This week, the word ’round the campfire is that electric maxi-scooter manufacturer Vectrix is going under. That’s really sad to hear. The Vectrix has shortcomings common to first generation electric vehicles (limited range, limited performance, and long charge times), but as the first commercially available electric scooter, it really is a remarkable vehicle. But I’m not going to go into that. Eric Alemendral does a fantastic job summarizing the demise of the Vectrix in this post on Modern Buddy. Eric mentions the KLD E-165, which is something that I’m really excited to see come to the USA in 2010.

The E-165, aside from its unfortunate name, sounds pretty impressive. It’s reported to not only match the performance of gas scooters (65 mph top end and up to 100 miles on a charge), but also the price range. With the $1,000 extended battery option (which first of all, how cool is it that there’s an option for that?), the MSRP is still only $4,900 — pricing it only $500 more expensive than an arguably comparable Vespa LX-150. Specs aside, the best thing about the E-165 in my opinion is the design. I’m really, really excited about this bike. It looks like nothing else in the marketplace. It looks like the scooter of the future. If KLD can deliver on what they’re promising, it just might be.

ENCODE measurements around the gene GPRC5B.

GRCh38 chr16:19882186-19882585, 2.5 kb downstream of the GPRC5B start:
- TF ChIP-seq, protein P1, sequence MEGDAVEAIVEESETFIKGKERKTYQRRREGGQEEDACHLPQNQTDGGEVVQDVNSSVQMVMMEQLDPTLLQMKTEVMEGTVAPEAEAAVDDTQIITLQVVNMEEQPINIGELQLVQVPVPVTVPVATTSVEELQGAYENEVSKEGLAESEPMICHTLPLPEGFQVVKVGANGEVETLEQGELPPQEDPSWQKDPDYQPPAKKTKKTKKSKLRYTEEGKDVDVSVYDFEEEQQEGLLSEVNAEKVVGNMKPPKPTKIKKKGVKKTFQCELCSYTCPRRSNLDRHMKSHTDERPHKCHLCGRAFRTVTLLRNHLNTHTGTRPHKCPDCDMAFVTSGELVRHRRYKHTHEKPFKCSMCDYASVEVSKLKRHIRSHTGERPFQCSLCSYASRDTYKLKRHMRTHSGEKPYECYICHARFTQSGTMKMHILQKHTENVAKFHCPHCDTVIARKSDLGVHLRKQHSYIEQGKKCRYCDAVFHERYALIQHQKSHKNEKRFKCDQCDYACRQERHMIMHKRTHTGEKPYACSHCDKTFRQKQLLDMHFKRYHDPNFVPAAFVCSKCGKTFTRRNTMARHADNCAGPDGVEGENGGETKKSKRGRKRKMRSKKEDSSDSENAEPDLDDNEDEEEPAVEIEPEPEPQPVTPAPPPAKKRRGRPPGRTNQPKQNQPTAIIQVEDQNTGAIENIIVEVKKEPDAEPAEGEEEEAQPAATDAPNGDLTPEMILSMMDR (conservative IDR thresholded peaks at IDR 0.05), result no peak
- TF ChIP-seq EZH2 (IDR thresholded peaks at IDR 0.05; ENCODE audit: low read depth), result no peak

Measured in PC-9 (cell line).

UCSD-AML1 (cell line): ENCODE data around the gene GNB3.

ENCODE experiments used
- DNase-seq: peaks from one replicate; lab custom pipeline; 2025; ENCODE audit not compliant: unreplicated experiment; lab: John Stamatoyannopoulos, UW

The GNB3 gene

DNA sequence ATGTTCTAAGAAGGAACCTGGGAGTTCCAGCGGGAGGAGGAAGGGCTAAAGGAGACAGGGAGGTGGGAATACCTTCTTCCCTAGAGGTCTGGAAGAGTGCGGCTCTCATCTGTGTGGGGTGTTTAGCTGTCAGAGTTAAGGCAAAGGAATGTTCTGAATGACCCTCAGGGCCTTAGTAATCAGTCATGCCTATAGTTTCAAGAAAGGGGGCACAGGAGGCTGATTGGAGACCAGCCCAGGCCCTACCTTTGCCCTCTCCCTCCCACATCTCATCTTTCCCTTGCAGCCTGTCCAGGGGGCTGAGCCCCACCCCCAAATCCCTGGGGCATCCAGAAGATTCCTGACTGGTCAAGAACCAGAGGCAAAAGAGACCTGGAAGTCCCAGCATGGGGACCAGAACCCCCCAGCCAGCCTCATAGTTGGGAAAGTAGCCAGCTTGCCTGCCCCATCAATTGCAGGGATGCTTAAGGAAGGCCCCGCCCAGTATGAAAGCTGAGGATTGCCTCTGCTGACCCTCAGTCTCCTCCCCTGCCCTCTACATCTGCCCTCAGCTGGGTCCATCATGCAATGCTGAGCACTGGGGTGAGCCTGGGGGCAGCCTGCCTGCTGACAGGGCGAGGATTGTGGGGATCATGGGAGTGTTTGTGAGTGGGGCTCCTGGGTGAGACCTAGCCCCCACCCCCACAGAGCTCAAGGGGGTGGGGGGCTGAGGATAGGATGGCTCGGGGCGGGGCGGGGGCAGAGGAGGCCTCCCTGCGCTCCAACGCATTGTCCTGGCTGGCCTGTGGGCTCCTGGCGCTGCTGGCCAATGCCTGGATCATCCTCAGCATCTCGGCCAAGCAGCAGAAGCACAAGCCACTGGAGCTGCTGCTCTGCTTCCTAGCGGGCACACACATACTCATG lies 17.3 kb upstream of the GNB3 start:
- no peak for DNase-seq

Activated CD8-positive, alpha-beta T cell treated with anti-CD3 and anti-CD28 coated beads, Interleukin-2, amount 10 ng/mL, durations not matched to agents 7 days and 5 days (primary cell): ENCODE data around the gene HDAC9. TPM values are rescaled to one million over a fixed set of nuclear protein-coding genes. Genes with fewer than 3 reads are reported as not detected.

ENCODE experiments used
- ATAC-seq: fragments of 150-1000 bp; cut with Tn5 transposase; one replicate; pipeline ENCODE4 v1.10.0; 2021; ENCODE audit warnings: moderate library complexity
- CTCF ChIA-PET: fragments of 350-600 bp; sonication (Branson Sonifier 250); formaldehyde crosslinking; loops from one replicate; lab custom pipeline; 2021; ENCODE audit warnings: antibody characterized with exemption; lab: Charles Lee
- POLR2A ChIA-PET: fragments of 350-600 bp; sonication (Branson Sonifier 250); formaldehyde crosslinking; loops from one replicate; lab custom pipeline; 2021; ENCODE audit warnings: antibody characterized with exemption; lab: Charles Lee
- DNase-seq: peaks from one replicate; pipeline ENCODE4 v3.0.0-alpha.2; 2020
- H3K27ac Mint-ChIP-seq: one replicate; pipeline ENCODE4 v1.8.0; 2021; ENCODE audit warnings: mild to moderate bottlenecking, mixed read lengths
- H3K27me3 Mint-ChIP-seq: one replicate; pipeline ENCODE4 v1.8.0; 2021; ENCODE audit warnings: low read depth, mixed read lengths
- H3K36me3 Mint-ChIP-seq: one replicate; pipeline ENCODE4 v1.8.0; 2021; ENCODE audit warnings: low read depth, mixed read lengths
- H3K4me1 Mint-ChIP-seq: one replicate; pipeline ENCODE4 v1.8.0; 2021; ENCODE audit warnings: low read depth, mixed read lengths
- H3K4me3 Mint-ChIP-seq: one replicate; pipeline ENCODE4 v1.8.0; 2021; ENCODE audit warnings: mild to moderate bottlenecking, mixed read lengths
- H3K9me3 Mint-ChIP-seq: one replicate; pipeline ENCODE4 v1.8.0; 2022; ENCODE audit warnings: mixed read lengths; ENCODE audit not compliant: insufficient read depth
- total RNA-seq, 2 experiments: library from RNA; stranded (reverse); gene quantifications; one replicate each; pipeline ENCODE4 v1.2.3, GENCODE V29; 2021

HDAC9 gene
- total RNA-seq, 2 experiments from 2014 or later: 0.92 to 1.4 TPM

There is only one thing that gives me pause. The E-165 is being manufactured in Vietnam. Let me clarify why this bothers me. Vietnam has some baggage when it comes to scooters. The infamous “vietbodge” restored Vespas you can find right this moment on eBay have given Vietnam a really bad reputation here in the states when it comes to scooters. Perhaps it’s a little harsh to paint an entire country with the bad reputation of a small group of Vespa “restorers.” I have hope for the E-165. Texas-based KLD has partnered with Sufat, who is apparently Vietnam’s top scooter manufacturer, simply to do the assembly on this bike using the NEUE power plant that KLD has engineered here in the states. Beyond that, you can count the number of moving parts for an electric scooter on one hand. That inherent simplicity should, hopefully, make the E-165 a hard bike to screw up.

I can’t wait. A bike that trim and cool looking, with all the torque and power of an EV, could be one really sweet ride. The E-165 is debuting in Vietnam in a few months and hopefully some demo models make it over here to the states sometime soon.

Nathaniel Salzman